Living in Manhattan, I confess I don't know a single person who says he or she voted for Donald Trump. I consider New York City one of the most diverse places on Earth and I like diversity. But politically, in this last election, I lived in a bubble.

The New York Times predicted a Hillary Clinton win at over 90% probability a few days before the election. They were unbelievably wrong and blindly so. Most people were.

People around here thought Trump and his supporters were crazy to think they had a chance. Or maybe quaint.

It's incredible how blindsided they were. Now, weeks later, the people around here still don't get how blind they were. Bring up Trump's name, and most people around here call him names, especially "narcissistic."

No one seems to want to understand him, his motivations, or his supporters and their motivations.

They don't want to accept that many people prefer him. They seem to think everyone who voted for him is crazy or stupid. Since more than 50% of white women voted for him, they have trouble calling him sexist any more.

But they aren't trying to understand him or them. Why not at least try?

I haven't met anyone who is trying to understand the situation--why so many people voted for him and against Hillary Clinton. They're trying to figure out how to survive four to eight years of someone they don't respect, or explaining it, but they aren't trying to understand or empathize these motivations they don't like.

Where's the empathy?

As a leadership coach and teacher, I've found empathy one of the most valuable skills in leading others. Leading doesn't only mean using your authority to compel someone to do what you want. It also means working as a team, at least to me.

Sometimes decisions don't go your way. Most Clinton supporters I meet seem petulant, in denial, or in some other way unaccepting of the results.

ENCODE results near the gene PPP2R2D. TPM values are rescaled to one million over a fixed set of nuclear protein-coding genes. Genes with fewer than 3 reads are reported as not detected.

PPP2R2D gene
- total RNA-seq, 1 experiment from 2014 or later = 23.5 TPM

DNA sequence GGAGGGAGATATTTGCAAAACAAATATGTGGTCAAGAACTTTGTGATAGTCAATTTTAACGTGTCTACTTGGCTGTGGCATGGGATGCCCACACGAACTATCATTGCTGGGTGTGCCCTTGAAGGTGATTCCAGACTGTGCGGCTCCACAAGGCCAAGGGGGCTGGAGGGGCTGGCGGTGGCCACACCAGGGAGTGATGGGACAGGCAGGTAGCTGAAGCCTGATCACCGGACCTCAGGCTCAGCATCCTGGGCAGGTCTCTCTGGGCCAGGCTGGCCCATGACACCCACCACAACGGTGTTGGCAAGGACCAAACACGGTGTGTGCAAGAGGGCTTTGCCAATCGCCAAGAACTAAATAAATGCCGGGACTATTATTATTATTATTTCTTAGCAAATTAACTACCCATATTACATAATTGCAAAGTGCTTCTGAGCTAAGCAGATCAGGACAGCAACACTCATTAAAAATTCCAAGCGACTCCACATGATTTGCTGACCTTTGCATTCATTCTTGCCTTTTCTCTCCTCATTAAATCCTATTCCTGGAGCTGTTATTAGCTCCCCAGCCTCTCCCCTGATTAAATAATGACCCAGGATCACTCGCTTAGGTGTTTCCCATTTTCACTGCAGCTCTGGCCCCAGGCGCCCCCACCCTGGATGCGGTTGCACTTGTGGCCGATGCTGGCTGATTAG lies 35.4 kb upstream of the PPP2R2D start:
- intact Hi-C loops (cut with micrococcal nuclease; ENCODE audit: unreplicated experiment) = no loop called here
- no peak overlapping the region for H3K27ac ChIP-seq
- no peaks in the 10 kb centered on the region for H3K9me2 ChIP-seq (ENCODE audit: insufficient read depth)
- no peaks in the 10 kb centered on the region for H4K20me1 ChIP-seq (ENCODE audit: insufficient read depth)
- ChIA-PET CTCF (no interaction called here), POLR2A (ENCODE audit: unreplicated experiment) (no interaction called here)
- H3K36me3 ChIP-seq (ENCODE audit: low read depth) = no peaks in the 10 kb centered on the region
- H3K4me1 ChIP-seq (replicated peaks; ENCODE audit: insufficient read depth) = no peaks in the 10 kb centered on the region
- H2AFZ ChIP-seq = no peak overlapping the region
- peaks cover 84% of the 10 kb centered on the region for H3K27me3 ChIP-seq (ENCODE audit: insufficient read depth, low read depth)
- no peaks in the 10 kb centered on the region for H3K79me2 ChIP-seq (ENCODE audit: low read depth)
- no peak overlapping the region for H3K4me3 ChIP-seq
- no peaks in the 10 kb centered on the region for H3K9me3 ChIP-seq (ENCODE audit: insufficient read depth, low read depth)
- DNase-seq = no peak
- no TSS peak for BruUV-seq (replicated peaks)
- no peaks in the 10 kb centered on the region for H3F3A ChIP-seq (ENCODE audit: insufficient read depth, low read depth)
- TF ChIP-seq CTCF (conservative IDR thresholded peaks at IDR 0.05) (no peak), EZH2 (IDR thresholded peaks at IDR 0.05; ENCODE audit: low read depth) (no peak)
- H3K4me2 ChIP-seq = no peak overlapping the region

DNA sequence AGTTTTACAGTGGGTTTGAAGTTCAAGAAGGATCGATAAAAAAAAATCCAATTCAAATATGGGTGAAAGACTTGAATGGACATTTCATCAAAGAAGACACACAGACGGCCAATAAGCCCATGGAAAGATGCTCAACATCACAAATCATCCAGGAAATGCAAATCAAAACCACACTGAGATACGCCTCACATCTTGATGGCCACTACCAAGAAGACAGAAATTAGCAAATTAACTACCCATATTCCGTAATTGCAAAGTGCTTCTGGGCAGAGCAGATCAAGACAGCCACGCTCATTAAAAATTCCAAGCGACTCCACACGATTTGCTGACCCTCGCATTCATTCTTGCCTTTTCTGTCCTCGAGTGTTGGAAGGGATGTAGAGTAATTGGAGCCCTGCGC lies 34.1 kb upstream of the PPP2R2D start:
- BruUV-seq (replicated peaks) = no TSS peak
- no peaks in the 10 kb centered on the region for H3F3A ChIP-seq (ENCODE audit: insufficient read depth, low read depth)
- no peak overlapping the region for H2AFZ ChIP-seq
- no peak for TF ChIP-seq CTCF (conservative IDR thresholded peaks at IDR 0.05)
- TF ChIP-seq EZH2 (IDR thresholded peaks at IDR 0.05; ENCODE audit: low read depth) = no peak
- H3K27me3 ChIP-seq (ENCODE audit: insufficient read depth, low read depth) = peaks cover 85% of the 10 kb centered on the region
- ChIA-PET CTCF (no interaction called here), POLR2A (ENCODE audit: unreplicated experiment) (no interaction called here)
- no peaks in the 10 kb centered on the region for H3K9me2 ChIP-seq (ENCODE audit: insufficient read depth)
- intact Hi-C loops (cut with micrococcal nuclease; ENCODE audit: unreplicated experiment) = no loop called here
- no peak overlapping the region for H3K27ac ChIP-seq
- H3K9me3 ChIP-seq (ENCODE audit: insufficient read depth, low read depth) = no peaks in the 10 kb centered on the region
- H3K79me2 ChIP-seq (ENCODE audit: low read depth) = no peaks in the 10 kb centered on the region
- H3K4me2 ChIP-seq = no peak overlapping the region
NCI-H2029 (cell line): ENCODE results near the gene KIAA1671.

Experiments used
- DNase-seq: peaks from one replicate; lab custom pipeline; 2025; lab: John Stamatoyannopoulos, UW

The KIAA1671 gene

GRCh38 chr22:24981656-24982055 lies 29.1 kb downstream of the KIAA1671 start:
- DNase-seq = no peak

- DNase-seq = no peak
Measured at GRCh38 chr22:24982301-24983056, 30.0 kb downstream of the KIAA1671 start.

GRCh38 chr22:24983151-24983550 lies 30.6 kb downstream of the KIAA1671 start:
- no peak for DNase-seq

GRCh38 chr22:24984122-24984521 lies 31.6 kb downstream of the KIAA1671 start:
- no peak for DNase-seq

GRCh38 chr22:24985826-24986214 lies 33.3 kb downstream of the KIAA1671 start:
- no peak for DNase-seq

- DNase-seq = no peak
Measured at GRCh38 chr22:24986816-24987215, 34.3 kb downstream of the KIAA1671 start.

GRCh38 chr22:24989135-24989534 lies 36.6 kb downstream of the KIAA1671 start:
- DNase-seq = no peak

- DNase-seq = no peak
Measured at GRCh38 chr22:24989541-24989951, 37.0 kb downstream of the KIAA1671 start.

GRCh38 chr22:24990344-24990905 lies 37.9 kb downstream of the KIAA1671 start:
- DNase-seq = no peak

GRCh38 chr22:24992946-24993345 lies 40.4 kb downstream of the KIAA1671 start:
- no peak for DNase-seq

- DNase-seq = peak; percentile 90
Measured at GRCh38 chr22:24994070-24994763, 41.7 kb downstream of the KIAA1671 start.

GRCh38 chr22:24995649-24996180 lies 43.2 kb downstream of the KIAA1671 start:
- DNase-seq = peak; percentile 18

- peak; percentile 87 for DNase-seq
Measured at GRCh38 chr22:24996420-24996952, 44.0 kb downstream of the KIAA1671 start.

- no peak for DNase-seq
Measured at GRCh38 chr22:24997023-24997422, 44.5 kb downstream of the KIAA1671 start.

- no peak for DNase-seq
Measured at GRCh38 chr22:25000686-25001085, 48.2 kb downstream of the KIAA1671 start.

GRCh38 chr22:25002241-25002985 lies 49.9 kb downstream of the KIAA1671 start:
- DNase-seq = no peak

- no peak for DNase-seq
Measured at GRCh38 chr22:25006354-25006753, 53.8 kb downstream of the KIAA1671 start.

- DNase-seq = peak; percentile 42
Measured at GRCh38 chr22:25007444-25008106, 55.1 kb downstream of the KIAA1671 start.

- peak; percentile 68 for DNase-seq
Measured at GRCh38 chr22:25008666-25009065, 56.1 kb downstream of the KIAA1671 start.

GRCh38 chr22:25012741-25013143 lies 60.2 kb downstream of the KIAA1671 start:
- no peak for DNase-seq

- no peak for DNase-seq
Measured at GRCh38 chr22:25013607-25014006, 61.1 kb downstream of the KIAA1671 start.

It's funny how people who value empathy in other contexts seem so repulsed by the idea of trying to empathize with Trump or his supporters. Well, anyone can empathize with someone like them. I wouldn't call it empathizing to find someone like you and conclude that they feel like you.

My view of leadership means acting with empathy and compassion, even when it's uncomfortable. I didn't see many people doing it.

Taking responsibility for change

I realized that if I didn't act to learn about others firsthand, I couldn't call myself any more empathetic than those weren't trying. Besides, I've always found the skill helpful and bridging this divide would help me develop the skill.

So I want to take responsibility for practicing understanding people I don't understand. I think it will improve my life--and, to a tiny degree, the nation.

I confess I'm disappointed in Clinton supporters not trying to empathize or understand the other side, but without acting or even trying, I couldn't claim to be doing much more.

In all fairness, I don't think if Clinton had won that Trump supporters would be seeking Clinton supporters out either.

My request

So if you're a Trump supporter interested in bridging the gap too, let's talk.

Published on: Nov 30, 2016
The opinions expressed here by Inc.com columnists are their own, not those of Inc.com.